With a name like Carl Wilkes, I should have expected this by the age of thirty-nine: a historical writer whose publisher's office has become his favourite room because he sees it so rarely, whose favourite odour is that of old stone rooms, who relaxes by exploring ruins that even the pensioners don't visit anymore. I regularly sit for hours in front of my aquarium of tiny tropical fish, occasionally with my daughter's puppy Boulder, more rarely with my baby daughter herself, snuggled up in a blanket. I would rather be travelling around the castles of Eastern Europe, or go sailing in the Channel, or do other things that my fitness, due to my only exercise (swimming lengths at the local pool, chasing Boulder around the garden), wouldn't allow. I'm the kind of person who lies awake at night worrying about sending his daughter to a good school, who's stolen the puppy's squeaky toy because it disturbs his writing. My biggest adventures are avoiding my wife's haircuts (which I dislike intensely), being presented with a mediaeval sword for the publication of a book, telling my daughter that the field camera's still broken so that she won't try to take pictures and break it again. I was last naked in front of my wife three months ago; the last person who said they loved me was my daughter as we left the hotel this morning. My greatest fear is having to tell my little girl that her mother and I are separating.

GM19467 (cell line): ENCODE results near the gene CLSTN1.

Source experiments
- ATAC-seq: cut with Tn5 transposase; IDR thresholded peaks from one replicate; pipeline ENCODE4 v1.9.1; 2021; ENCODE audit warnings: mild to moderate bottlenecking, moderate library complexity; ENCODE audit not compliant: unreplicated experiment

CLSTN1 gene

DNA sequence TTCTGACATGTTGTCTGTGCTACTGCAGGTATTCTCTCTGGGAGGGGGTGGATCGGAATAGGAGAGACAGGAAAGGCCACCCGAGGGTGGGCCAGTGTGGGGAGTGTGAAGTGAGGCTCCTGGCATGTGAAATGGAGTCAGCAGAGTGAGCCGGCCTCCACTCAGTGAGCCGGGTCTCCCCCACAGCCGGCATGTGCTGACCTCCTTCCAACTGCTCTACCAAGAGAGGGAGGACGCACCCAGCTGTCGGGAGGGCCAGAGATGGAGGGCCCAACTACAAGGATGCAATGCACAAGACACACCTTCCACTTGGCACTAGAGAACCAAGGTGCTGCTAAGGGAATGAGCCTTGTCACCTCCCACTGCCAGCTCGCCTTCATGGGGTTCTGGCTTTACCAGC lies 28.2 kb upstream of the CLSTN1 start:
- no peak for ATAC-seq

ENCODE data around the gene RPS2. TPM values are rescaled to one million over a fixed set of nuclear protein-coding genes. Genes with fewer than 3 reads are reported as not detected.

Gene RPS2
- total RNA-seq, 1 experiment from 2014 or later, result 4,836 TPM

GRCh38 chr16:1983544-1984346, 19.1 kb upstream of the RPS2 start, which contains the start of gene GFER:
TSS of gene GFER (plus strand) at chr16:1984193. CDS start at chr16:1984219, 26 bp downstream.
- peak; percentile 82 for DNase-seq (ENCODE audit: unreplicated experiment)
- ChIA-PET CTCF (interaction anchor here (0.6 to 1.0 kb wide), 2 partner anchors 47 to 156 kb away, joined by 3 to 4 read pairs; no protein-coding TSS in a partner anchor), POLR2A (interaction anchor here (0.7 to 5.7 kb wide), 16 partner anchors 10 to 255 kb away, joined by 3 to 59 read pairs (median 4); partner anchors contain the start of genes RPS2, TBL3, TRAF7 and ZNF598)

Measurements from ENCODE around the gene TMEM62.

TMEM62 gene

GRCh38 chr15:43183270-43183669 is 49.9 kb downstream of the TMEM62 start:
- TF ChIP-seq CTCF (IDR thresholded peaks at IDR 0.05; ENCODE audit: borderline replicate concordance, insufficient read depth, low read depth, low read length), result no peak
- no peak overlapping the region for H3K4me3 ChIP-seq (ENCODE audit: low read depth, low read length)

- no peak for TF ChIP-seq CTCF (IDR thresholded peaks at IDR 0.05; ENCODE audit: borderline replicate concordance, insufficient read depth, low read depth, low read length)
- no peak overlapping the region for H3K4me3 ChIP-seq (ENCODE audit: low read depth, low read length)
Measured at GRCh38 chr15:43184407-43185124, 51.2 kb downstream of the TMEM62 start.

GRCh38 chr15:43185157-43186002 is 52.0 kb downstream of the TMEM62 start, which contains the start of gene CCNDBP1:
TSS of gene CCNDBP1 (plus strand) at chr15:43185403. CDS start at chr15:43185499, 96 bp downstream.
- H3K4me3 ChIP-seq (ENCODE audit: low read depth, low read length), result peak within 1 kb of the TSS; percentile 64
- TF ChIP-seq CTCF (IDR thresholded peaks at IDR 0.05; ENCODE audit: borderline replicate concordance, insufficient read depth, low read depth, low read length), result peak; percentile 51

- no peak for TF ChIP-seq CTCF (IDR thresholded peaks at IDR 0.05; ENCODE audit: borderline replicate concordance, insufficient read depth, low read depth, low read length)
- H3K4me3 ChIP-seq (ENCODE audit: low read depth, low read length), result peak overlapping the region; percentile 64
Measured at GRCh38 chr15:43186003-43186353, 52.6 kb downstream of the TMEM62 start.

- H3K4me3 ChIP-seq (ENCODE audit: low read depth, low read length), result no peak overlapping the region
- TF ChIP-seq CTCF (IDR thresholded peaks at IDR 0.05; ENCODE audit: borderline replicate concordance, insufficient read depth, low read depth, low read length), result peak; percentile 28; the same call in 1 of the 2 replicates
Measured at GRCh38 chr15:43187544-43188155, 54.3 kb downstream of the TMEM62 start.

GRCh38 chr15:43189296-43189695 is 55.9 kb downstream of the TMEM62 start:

TEXT by Miranda Latham-Jackson + IMAGES by Trine Mangeres